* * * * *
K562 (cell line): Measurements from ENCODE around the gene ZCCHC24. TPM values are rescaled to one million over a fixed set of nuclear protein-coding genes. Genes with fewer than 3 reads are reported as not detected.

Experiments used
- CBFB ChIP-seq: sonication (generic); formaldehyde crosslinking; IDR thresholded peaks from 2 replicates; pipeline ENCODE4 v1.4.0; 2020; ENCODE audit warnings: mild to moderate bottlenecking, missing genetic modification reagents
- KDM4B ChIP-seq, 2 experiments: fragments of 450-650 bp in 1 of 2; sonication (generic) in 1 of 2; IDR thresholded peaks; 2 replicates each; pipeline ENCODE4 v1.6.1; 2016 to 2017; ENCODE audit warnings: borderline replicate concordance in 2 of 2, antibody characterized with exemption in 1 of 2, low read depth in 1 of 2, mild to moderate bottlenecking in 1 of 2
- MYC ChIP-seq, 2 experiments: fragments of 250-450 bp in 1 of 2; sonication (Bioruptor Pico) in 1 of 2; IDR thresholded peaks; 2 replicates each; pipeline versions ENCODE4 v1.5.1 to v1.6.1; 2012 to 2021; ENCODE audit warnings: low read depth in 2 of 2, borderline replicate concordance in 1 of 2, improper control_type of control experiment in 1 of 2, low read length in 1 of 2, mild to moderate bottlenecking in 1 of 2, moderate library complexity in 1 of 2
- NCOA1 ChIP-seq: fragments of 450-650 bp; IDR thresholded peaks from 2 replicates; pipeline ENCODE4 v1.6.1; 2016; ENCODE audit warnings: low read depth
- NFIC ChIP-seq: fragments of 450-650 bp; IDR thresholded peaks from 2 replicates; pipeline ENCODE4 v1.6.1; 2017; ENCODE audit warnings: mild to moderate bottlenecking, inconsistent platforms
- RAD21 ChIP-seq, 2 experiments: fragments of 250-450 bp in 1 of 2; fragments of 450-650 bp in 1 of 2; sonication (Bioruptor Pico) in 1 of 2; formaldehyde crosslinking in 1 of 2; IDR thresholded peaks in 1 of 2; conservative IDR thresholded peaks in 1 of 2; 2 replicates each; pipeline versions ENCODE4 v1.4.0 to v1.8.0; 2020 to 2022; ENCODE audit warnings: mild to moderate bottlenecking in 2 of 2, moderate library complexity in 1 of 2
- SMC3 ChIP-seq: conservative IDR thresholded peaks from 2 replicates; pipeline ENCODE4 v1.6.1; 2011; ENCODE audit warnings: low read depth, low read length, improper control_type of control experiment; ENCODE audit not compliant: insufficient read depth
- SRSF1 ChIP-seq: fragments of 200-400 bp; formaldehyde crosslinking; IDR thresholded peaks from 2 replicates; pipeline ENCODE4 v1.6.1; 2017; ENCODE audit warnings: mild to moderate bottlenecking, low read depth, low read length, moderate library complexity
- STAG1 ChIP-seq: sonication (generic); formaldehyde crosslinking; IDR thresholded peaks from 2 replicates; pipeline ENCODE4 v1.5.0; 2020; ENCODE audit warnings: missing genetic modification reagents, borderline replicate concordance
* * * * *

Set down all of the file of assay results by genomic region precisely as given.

K562 (cell line): Measurements from ENCODE around the gene ZCCHC24. TPM values are rescaled to one million over a fixed set of nuclear protein-coding genes. Genes with fewer than 3 reads are reported as not detected.

Experiments used
- CBFB ChIP-seq: sonication (generic); formaldehyde crosslinking; IDR thresholded peaks from 2 replicates; pipeline ENCODE4 v1.4.0; 2020; ENCODE audit warnings: mild to moderate bottlenecking, missing genetic modification reagents
- KDM4B ChIP-seq, 2 experiments: fragments of 450-650 bp in 1 of 2; sonication (generic) in 1 of 2; IDR thresholded peaks; 2 replicates each; pipeline ENCODE4 v1.6.1; 2016 to 2017; ENCODE audit warnings: borderline replicate concordance in 2 of 2, antibody characterized with exemption in 1 of 2, low read depth in 1 of 2, mild to moderate bottlenecking in 1 of 2
- MYC ChIP-seq, 2 experiments: fragments of 250-450 bp in 1 of 2; sonication (Bioruptor Pico) in 1 of 2; IDR thresholded peaks; 2 replicates each; pipeline versions ENCODE4 v1.5.1 to v1.6.1; 2012 to 2021; ENCODE audit warnings: low read depth in 2 of 2, borderline replicate concordance in 1 of 2, improper control_type of control experiment in 1 of 2, low read length in 1 of 2, mild to moderate bottlenecking in 1 of 2, moderate library complexity in 1 of 2
- NCOA1 ChIP-seq: fragments of 450-650 bp; IDR thresholded peaks from 2 replicates; pipeline ENCODE4 v1.6.1; 2016; ENCODE audit warnings: low read depth
- NFIC ChIP-seq: fragments of 450-650 bp; IDR thresholded peaks from 2 replicates; pipeline ENCODE4 v1.6.1; 2017; ENCODE audit warnings: mild to moderate bottlenecking, inconsistent platforms
- RAD21 ChIP-seq, 2 experiments: fragments of 250-450 bp in 1 of 2; fragments of 450-650 bp in 1 of 2; sonication (Bioruptor Pico) in 1 of 2; formaldehyde crosslinking in 1 of 2; IDR thresholded peaks in 1 of 2; conservative IDR thresholded peaks in 1 of 2; 2 replicates each; pipeline versions ENCODE4 v1.4.0 to v1.8.0; 2020 to 2022; ENCODE audit warnings: mild to moderate bottlenecking in 2 of 2, moderate library complexity in 1 of 2
- SMC3 ChIP-seq: conservative IDR thresholded peaks from 2 replicates; pipeline ENCODE4 v1.6.1; 2011; ENCODE audit warnings: low read depth, low read length, improper control_type of control experiment; ENCODE audit not compliant: insufficient read depth
- SRSF1 ChIP-seq: fragments of 200-400 bp; formaldehyde crosslinking; IDR thresholded peaks from 2 replicates; pipeline ENCODE4 v1.6.1; 2017; ENCODE audit warnings: mild to moderate bottlenecking, low read depth, low read length, moderate library complexity
- STAG1 ChIP-seq: sonication (generic); formaldehyde crosslinking; IDR thresholded peaks from 2 replicates; pipeline ENCODE4 v1.5.0; 2020; ENCODE audit warnings: missing genetic modification reagents, borderline replicate concordance